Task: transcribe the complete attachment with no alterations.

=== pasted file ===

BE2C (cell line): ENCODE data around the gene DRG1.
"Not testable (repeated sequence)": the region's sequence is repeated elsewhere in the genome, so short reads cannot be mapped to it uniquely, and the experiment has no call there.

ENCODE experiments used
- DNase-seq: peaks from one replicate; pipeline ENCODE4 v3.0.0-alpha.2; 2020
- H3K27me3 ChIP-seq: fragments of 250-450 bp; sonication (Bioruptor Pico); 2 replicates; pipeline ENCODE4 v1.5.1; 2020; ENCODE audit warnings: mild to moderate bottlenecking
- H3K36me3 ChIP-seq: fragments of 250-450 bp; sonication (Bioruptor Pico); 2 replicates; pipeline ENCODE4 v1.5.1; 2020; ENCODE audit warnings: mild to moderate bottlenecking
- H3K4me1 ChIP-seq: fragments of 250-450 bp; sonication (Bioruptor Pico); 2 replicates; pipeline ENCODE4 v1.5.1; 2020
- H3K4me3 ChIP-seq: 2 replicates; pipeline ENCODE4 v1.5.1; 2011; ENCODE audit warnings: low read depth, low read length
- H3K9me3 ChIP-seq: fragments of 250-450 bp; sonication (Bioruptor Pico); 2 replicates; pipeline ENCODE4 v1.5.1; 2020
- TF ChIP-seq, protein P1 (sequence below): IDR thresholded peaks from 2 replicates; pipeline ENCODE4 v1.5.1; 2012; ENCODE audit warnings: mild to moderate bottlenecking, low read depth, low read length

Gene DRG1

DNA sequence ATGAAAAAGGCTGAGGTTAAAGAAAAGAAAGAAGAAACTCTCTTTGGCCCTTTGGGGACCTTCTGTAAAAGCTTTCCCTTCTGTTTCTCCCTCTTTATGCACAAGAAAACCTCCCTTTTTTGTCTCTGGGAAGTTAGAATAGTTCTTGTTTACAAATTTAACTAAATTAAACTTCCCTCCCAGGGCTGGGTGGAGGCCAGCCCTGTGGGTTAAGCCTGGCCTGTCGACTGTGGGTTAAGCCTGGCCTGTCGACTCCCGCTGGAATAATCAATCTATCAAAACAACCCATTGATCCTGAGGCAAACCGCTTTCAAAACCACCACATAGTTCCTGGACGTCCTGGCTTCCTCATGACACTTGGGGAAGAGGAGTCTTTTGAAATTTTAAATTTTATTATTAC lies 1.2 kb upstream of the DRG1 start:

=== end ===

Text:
BE2C (cell line): ENCODE data around the gene DRG1.
"Not testable (repeated sequence)": the region's sequence is repeated elsewhere in the genome, so short reads cannot be mapped to it uniquely, and the experiment has no call there.

ENCODE experiments used
- DNase-seq: peaks from one replicate; pipeline ENCODE4 v3.0.0-alpha.2; 2020
- H3K27me3 ChIP-seq: fragments of 250-450 bp; sonication (Bioruptor Pico); 2 replicates; pipeline ENCODE4 v1.5.1; 2020; ENCODE audit warnings: mild to moderate bottlenecking
- H3K36me3 ChIP-seq: fragments of 250-450 bp; sonication (Bioruptor Pico); 2 replicates; pipeline ENCODE4 v1.5.1; 2020; ENCODE audit warnings: mild to moderate bottlenecking
- H3K4me1 ChIP-seq: fragments of 250-450 bp; sonication (Bioruptor Pico); 2 replicates; pipeline ENCODE4 v1.5.1; 2020
- H3K4me3 ChIP-seq: 2 replicates; pipeline ENCODE4 v1.5.1; 2011; ENCODE audit warnings: low read depth, low read length
- H3K9me3 ChIP-seq: fragments of 250-450 bp; sonication (Bioruptor Pico); 2 replicates; pipeline ENCODE4 v1.5.1; 2020
- TF ChIP-seq, protein P1 (sequence below): IDR thresholded peaks from 2 replicates; pipeline ENCODE4 v1.5.1; 2012; ENCODE audit warnings: mild to moderate bottlenecking, low read depth, low read length

Gene DRG1

DNA sequence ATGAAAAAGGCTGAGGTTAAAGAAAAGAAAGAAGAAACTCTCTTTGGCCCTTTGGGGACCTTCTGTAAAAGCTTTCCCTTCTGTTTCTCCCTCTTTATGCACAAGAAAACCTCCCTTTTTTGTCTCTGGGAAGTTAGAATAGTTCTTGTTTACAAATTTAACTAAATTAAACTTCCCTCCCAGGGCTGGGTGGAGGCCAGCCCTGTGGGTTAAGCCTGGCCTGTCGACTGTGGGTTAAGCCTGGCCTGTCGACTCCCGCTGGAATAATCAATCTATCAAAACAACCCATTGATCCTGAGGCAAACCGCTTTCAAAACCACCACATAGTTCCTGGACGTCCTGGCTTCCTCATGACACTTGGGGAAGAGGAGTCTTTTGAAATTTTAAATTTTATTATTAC lies 1.2 kb upstream of the DRG1 start: